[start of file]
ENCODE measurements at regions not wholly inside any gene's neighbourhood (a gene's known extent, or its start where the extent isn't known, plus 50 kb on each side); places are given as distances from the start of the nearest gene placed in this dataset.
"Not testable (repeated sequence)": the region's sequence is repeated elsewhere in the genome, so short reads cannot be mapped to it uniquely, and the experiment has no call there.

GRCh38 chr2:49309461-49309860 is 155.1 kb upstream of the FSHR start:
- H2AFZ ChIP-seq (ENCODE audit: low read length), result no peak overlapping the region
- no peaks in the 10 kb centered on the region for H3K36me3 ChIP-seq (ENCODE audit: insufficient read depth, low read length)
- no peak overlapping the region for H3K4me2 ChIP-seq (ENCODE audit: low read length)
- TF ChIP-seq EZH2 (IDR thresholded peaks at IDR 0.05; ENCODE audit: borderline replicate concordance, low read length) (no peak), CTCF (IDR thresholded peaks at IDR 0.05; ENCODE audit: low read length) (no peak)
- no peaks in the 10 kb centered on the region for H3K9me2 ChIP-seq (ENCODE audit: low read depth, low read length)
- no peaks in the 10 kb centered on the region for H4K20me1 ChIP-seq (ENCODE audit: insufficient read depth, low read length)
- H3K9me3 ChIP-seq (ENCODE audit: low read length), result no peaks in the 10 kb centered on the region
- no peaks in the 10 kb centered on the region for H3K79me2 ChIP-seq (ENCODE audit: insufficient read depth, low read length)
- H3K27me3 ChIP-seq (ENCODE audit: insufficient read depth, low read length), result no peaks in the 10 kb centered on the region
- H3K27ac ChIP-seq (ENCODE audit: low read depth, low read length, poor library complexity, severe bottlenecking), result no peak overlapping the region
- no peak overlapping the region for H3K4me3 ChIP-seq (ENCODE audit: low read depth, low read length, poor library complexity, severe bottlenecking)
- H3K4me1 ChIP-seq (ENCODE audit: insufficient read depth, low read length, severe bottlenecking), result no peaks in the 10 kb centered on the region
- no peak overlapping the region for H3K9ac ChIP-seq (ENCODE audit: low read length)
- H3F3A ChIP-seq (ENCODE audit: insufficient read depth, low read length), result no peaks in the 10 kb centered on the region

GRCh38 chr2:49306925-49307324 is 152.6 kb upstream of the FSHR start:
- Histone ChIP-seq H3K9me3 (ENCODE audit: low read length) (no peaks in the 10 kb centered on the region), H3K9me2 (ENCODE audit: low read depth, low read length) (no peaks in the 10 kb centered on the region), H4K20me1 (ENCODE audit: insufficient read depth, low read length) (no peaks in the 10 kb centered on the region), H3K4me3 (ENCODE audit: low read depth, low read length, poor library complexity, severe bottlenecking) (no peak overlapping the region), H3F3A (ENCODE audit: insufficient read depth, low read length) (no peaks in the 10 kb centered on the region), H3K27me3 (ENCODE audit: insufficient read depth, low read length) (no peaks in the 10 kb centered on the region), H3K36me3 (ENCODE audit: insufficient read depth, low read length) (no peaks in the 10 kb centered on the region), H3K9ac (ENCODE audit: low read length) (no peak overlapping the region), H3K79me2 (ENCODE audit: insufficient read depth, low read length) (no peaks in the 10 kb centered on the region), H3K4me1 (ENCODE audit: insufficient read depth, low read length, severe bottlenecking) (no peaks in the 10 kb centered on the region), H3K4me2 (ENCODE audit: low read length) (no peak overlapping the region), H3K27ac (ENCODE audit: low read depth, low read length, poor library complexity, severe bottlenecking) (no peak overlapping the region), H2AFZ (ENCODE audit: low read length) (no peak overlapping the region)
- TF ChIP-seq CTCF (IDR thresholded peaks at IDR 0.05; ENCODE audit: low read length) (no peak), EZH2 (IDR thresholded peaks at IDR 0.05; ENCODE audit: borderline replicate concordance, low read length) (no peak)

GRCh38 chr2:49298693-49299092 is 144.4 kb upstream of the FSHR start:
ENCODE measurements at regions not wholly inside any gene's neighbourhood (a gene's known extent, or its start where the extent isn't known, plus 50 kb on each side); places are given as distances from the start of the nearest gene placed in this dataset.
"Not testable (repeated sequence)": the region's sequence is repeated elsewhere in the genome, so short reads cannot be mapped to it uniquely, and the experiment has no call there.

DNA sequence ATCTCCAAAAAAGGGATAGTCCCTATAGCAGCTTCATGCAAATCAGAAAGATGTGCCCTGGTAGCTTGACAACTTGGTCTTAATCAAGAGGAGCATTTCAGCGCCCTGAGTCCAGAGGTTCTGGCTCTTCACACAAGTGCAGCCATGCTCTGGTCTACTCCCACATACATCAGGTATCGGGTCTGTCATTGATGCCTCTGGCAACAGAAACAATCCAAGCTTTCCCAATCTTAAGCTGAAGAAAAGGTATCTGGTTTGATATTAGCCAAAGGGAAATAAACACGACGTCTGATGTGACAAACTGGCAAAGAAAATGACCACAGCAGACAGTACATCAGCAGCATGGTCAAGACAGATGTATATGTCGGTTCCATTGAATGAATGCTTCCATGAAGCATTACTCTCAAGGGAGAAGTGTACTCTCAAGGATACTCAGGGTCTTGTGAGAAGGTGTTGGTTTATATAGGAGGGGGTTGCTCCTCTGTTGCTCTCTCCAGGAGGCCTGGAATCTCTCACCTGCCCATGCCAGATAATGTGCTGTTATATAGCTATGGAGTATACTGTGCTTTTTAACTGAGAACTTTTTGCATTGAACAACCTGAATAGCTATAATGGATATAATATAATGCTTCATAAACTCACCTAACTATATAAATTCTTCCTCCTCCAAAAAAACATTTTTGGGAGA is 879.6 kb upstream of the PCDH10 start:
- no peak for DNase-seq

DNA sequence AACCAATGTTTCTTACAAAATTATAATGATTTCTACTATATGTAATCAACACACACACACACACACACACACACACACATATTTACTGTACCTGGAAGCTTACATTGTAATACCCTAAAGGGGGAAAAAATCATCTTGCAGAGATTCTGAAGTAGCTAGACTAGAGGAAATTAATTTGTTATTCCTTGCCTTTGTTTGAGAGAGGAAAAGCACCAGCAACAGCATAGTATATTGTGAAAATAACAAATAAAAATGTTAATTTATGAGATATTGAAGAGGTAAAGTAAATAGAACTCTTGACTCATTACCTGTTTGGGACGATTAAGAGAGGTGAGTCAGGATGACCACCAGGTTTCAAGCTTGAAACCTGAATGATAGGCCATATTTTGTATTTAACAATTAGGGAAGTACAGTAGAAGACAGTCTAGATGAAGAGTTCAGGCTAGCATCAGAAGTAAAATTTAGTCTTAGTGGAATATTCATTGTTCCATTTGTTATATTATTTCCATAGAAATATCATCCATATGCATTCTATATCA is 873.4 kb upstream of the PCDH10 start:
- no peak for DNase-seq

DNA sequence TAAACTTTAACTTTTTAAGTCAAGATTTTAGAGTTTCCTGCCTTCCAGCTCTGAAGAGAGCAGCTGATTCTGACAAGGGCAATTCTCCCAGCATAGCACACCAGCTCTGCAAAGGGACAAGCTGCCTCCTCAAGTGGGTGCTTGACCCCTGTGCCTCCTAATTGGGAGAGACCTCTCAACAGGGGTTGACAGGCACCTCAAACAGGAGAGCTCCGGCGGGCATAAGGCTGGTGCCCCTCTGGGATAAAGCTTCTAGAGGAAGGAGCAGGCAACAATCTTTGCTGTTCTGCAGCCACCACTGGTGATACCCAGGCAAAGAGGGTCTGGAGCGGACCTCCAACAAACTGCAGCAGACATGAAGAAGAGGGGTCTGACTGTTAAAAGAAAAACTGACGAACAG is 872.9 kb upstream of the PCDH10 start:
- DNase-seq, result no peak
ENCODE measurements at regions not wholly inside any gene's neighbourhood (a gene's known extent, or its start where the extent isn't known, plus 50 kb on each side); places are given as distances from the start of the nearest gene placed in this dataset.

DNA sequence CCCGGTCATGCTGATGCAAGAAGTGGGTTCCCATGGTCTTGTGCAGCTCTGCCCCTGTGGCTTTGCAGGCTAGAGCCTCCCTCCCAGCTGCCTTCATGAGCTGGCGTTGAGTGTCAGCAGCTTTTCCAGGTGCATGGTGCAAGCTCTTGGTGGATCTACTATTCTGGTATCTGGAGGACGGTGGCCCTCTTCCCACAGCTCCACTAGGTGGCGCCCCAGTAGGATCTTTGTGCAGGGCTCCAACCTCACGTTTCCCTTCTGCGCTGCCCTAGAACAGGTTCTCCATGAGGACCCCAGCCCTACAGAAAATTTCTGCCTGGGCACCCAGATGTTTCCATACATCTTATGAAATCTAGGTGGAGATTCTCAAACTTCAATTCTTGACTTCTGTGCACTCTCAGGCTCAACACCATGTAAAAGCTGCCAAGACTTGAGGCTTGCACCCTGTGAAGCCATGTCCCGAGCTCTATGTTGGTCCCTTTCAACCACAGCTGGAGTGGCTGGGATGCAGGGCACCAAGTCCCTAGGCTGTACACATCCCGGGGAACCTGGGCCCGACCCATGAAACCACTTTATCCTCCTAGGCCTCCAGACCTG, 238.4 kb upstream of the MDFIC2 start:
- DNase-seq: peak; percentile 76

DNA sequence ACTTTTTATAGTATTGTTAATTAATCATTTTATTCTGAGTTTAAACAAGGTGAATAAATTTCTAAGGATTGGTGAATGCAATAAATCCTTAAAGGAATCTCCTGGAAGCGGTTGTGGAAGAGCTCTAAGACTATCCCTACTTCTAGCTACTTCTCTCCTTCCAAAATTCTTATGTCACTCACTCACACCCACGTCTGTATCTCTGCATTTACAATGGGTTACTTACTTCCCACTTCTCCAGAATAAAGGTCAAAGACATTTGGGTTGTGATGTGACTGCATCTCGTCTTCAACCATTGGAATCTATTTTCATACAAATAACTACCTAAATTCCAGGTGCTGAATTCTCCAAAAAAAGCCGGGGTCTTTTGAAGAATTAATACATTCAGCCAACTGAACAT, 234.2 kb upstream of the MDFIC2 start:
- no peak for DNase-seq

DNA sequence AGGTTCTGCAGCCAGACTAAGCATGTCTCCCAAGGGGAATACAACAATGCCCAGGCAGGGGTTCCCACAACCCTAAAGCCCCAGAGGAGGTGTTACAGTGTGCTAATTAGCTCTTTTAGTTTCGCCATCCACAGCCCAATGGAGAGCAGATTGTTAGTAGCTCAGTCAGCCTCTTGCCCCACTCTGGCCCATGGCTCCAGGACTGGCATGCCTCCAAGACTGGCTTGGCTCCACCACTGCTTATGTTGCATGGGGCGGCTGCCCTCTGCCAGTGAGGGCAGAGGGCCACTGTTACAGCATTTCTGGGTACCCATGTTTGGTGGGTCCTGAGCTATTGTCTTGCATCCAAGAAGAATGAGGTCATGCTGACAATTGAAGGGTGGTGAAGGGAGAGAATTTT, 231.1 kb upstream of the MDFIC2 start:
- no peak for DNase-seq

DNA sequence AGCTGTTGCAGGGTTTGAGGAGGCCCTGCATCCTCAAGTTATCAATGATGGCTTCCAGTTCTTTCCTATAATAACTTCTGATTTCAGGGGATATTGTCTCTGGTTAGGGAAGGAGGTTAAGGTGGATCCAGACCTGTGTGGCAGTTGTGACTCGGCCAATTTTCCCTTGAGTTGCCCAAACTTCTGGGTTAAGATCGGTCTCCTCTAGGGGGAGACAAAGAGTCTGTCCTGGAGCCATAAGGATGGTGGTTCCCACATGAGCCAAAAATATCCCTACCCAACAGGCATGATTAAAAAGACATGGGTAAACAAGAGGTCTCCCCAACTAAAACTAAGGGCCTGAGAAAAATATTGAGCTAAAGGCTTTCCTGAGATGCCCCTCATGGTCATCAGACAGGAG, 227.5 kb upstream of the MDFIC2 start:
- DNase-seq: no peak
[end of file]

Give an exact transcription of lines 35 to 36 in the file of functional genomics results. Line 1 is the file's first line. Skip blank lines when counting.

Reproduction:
DNA sequence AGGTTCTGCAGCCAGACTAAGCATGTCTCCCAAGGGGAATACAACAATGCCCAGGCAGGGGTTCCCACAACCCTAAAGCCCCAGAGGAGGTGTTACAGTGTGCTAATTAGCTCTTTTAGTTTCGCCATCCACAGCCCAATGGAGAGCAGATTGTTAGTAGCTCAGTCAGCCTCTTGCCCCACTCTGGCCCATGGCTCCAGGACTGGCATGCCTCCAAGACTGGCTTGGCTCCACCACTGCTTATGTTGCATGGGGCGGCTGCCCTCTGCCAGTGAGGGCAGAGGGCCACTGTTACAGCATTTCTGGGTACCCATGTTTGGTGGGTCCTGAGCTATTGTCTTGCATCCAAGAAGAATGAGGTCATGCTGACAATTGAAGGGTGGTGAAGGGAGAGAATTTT, 231.1 kb upstream of the MDFIC2 start:
- no peak for DNase-seq